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Bill would boost agriculture research funding

Senate bill would allow tax-exempt donations to support agricultural research. Bill meant to keep American agriculture on the forefront of food production breakthroughs. Mississippi Sen. Thad Cochran co-sponsor.

Mississippi Sen. Thad Cochran has announced that he is an original cosponsor on legislation to allow tax-exempt donations to support agricultural research as a means to help keep American agriculture on the forefront of food production breakthroughs.

The Charitable Agriculture Research Act (S.1561) is a bipartisan measure authored by Michigan Sen. Debbie Stabenow, Senate Agriculture Committee Chairman, and South Dakota Sen. John Thune. Following the precedent set by medical research organizations (MROs), the legislation would amend the tax code to allow charitable, tax-exempt donations to agricultural research organizations (AROs).

“Agriculture research has made the United States the greatest nation in history in terms of sustainable food production and innovative agriculture practices,” said Cochran, a member of the Senate Agriculture Committee. “This legislation would create a new avenue beyond government-funded research to support new advances in agriculture technology.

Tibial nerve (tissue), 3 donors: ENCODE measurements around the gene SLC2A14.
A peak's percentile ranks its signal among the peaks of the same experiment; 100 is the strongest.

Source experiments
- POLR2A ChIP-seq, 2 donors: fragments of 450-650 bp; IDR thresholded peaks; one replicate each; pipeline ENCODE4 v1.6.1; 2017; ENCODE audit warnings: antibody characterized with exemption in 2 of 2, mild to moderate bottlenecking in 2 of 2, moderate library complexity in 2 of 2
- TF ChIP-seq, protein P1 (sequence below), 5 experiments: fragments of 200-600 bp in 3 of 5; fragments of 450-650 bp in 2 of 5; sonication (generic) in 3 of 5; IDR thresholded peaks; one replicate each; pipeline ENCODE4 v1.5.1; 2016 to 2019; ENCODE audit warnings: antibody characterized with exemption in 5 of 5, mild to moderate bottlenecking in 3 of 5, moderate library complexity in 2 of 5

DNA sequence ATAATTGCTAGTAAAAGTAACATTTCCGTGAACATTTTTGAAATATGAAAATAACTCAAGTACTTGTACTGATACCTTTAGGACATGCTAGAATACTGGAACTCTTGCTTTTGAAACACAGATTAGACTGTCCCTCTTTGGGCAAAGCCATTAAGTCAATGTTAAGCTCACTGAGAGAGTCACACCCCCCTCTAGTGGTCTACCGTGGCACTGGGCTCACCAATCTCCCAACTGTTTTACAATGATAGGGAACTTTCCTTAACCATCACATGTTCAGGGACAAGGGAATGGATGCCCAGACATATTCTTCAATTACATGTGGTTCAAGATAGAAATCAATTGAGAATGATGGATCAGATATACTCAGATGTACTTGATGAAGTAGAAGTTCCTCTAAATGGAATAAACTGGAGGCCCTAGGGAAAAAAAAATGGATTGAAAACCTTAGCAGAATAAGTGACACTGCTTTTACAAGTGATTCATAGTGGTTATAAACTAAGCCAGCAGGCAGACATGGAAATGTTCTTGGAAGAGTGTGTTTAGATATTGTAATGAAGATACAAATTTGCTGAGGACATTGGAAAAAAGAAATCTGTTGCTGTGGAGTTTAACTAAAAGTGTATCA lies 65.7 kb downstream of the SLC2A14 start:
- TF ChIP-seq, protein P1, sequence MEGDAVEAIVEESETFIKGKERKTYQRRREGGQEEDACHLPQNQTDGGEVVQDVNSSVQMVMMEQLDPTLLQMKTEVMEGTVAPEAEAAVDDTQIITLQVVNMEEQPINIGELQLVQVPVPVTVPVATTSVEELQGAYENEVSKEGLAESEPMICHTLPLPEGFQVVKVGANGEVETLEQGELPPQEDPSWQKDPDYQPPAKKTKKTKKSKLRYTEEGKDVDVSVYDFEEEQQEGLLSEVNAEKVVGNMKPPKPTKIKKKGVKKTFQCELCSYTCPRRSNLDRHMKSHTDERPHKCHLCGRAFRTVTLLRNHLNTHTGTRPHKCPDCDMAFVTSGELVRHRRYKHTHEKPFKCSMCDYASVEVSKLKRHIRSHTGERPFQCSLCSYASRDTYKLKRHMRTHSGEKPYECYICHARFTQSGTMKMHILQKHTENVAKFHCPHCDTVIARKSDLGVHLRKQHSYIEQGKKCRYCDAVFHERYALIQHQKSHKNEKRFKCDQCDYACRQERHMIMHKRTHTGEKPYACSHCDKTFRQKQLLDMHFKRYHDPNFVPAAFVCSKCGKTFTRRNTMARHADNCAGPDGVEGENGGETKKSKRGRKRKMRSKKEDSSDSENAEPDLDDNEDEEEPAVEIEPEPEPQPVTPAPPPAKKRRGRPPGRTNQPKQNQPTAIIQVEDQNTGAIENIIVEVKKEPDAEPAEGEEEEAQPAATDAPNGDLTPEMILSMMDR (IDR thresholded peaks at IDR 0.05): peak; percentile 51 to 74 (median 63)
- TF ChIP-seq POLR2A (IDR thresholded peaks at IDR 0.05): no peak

“Mississippi is an agriculture state, and its universities and colleges are proficient in agriculture research and could benefit from this legislation. In addition, overall growth in farm production spurred on by agricultural research can, in the long run, lead to greater sales and exports of goods produced in our state.”

AROs would be required to conduct agriculture research in conjunction with agricultural and land-grant colleges and universities, and complement existing public and private research into improving agriculture production and practices.

AROs would be similar to the federally-sanctioned MROs that are supported through private contributions from individuals or families “directly engaged in the continuous active conduct of medical research in conjunction with a hospital.”

U.S. farm productivity has risen 158 percent since 1948, primarily based on improved farming practices resulting from advances in agricultural research and technology. Demands on the agricultural sector will increase with population growth and challenges posed by environmental and regulatory requirements.

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